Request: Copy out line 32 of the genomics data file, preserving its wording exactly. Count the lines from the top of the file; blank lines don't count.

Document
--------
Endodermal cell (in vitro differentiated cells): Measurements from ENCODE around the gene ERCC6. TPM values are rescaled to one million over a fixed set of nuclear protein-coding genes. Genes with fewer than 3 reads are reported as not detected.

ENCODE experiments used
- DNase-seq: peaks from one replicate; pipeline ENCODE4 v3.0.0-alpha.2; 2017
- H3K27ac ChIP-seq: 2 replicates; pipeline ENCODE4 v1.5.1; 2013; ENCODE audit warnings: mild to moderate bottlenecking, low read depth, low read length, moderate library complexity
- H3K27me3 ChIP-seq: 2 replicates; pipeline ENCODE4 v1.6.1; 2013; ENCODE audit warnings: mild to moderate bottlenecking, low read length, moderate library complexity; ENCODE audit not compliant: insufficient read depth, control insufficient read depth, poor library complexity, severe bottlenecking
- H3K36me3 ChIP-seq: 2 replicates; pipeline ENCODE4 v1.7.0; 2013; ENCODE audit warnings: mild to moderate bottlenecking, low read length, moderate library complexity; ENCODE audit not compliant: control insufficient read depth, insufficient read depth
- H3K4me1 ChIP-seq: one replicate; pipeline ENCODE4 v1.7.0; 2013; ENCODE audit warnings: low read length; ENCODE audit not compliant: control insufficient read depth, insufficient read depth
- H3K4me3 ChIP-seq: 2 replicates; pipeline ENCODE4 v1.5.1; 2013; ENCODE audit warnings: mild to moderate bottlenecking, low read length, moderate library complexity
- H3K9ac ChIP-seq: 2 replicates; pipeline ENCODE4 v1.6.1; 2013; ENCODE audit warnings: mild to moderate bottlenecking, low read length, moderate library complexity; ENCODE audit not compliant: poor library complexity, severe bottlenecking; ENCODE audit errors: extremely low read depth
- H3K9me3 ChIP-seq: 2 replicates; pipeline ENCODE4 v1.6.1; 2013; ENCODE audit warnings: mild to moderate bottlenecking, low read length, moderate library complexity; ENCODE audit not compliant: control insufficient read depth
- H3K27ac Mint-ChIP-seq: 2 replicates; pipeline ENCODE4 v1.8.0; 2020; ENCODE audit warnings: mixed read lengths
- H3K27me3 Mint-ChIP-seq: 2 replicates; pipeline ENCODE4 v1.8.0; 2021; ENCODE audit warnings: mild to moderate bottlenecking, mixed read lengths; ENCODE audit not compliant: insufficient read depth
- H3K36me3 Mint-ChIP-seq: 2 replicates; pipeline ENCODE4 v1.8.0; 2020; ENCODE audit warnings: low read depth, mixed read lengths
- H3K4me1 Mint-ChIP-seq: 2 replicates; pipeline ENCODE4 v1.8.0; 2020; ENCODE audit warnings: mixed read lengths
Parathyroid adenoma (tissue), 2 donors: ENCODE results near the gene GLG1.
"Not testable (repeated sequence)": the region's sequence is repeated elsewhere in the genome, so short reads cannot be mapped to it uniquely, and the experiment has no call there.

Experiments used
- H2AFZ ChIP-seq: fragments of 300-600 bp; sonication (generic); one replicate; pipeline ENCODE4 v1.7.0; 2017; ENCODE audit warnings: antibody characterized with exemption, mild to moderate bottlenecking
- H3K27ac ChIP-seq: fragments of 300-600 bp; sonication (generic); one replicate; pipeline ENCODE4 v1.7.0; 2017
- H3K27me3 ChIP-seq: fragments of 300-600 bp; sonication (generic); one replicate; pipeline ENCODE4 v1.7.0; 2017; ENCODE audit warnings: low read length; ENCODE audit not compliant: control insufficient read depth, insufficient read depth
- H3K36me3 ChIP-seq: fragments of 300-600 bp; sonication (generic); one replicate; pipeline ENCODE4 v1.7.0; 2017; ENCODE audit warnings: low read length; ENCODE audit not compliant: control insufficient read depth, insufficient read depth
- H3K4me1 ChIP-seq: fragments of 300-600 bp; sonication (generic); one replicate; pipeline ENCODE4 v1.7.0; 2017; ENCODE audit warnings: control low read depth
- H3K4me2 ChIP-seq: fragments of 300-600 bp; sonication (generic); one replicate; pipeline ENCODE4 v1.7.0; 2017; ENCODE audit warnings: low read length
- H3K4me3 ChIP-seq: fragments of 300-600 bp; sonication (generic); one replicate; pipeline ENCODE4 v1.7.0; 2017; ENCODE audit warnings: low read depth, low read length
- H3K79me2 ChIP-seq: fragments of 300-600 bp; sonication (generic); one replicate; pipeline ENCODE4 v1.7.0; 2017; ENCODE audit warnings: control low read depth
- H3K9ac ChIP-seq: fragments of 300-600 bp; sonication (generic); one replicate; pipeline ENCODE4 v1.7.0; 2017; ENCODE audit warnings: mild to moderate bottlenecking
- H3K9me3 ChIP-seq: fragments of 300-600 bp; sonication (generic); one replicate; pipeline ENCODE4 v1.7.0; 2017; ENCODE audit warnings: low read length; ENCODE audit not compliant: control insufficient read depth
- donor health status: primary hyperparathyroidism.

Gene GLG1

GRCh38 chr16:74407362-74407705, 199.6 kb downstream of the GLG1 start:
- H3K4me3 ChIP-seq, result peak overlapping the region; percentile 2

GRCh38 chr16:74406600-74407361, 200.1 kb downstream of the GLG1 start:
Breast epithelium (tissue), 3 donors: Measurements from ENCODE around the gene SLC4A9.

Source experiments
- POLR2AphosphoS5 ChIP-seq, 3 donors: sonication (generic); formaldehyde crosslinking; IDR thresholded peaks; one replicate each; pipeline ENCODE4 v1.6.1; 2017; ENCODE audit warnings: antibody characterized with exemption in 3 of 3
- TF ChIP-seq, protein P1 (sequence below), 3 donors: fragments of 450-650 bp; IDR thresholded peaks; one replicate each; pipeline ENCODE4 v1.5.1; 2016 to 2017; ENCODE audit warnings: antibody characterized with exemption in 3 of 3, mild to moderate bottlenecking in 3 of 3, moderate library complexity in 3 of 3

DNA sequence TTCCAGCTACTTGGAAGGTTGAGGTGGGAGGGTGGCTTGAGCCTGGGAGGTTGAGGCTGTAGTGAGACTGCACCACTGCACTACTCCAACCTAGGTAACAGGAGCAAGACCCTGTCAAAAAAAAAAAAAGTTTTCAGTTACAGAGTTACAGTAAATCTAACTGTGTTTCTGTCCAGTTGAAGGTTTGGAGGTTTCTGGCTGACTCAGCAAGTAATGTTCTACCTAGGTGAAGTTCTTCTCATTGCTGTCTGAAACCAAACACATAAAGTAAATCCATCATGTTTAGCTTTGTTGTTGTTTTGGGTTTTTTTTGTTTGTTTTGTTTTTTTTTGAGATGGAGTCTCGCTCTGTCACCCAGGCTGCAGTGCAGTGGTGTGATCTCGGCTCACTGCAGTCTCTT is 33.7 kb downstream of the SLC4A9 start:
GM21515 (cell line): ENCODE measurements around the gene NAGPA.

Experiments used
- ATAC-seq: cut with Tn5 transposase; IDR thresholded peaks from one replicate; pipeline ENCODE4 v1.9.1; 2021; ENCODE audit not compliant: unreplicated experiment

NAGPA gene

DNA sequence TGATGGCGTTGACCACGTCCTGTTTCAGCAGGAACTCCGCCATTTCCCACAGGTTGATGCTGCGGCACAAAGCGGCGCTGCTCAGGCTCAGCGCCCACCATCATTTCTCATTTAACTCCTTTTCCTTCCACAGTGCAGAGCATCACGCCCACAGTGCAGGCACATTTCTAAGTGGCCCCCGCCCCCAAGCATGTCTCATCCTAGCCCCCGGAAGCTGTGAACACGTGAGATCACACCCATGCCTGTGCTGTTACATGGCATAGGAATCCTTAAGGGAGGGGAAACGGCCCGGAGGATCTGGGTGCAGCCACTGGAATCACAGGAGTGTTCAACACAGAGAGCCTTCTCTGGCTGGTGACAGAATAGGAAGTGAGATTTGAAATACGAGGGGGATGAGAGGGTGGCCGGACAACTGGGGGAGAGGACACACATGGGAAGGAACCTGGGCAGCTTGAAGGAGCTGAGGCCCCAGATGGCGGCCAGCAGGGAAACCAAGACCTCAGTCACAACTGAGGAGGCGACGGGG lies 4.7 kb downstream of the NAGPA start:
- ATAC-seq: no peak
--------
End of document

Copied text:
GRCh38 chr16:74406600-74407361, 200.1 kb downstream of the GLG1 start: